This dissertation explores how seventeenth-century Spanish colonial households expressed their group identity at a regional level in New Mexico. Through the material remains of daily practice and repetitive actions, identity markers tied to adornment, technological traditions, and culinary practices are compared between 14 assemblages to test four identity models. Seventeenth-century colonists were eating a combination of Old World domesticates and wild game on colonoware and majolica serving vessels, cooking using Indigenous pottery, grinding with Puebloan style tools, and conducting household scale production and prospecting. While assemblages are consistent in basic composition, variations are present tied to socioeconomic status. This blending of material culture into a new set of identity markers points to a self-sufficient, household-based settlement pattern linked throughout the region, representing the transition over time from a broader New Spain material culture package to a New Mexico colonial identity package, which eventually developed into the modern Nuevo Mexicano identity.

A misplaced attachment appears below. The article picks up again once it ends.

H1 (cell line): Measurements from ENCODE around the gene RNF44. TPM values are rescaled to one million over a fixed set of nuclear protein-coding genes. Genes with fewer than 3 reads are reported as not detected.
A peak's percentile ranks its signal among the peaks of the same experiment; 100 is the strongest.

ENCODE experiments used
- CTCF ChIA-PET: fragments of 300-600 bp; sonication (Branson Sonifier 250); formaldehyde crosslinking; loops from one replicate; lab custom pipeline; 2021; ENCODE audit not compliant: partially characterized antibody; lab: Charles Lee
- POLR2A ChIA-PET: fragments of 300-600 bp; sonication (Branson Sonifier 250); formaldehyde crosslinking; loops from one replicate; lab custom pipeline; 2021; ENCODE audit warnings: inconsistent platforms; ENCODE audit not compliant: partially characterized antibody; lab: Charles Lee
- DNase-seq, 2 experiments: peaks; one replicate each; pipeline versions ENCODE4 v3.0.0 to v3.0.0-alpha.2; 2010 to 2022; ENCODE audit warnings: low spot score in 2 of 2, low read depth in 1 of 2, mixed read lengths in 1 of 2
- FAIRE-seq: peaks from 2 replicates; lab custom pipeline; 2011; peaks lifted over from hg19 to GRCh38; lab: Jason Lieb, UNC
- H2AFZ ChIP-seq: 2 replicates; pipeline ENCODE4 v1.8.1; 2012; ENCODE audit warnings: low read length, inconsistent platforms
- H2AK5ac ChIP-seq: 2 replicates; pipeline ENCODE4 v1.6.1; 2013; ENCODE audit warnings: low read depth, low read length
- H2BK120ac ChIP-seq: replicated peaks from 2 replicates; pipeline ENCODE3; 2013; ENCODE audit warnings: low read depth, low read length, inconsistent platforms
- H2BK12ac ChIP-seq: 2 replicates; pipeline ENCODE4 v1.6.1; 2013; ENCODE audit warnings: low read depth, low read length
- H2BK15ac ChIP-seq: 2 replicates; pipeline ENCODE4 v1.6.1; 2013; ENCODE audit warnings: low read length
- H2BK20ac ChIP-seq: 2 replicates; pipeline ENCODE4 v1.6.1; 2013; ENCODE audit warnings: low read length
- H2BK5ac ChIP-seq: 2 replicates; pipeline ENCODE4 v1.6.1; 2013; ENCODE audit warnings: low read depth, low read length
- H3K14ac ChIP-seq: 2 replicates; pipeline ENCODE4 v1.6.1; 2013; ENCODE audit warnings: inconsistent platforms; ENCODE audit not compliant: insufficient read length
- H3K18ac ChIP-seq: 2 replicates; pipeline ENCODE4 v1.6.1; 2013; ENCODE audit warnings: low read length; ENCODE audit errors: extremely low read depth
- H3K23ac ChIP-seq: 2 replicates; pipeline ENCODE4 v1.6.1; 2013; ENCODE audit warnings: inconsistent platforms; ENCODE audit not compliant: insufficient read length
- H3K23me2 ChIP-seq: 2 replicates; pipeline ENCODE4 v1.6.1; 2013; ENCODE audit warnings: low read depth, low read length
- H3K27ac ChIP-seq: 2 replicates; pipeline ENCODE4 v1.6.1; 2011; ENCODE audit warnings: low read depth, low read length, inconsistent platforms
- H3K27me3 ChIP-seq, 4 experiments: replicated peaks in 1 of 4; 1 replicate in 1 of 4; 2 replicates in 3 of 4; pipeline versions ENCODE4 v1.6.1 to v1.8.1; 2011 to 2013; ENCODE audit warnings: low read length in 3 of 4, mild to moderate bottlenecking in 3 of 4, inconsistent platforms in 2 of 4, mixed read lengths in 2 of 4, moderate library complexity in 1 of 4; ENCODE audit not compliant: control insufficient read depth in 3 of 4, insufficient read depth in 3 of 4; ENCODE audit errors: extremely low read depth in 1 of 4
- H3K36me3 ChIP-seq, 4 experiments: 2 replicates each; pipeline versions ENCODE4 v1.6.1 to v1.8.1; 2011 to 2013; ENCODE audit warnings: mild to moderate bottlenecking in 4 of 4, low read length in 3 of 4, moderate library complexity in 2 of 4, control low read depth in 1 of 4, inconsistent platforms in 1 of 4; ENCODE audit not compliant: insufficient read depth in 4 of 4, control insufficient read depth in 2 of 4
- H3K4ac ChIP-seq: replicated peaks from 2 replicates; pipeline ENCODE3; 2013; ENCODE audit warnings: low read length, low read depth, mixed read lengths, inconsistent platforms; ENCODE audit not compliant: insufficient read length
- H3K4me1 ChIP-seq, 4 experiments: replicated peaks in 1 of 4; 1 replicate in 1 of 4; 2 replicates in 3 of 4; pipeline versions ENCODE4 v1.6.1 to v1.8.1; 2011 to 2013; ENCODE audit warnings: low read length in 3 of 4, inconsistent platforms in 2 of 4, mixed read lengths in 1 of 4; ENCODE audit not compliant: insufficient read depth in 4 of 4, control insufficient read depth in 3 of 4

|Advisor:||Jones, Emily L, Hayashida, Frances|
|Commitee:||Huckell, Bruce B, Wilson, Christopher|
|School:||The University of New Mexico|
|School Location:||United States -- New Mexico|
|Source:||DAI-A 81/8(E), Dissertation Abstracts International|
|Subjects:||Archaeology, Hispanic American studies, Museum studies|
|Keywords:||Historic archaeology, Identity, Spanish colonialism|
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